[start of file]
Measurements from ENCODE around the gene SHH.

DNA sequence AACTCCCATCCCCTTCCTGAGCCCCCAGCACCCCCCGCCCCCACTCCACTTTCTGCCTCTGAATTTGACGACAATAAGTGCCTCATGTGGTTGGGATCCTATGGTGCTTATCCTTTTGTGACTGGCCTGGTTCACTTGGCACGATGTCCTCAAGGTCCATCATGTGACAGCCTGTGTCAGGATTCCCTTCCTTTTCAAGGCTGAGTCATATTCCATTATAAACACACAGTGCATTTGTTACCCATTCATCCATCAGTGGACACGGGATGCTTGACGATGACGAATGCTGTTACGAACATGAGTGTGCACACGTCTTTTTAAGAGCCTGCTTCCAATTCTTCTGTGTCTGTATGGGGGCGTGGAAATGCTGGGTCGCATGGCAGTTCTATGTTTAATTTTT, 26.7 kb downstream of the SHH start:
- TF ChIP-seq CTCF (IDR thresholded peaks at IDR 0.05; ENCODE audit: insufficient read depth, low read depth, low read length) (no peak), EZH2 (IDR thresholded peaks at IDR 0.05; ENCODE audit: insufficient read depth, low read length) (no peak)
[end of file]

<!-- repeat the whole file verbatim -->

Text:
Measurements from ENCODE around the gene SHH.

DNA sequence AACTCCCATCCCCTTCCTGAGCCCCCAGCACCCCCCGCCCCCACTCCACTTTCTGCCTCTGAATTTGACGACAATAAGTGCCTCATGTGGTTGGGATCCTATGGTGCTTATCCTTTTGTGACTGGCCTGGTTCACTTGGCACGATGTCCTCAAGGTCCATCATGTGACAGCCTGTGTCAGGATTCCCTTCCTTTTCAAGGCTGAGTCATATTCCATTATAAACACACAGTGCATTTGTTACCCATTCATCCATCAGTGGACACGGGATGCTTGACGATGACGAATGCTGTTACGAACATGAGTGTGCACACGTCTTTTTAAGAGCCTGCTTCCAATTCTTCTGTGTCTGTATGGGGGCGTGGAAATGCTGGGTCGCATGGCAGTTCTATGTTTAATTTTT, 26.7 kb downstream of the SHH start:
- TF ChIP-seq CTCF (IDR thresholded peaks at IDR 0.05; ENCODE audit: insufficient read depth, low read depth, low read length) (no peak), EZH2 (IDR thresholded peaks at IDR 0.05; ENCODE audit: insufficient read depth, low read length) (no peak)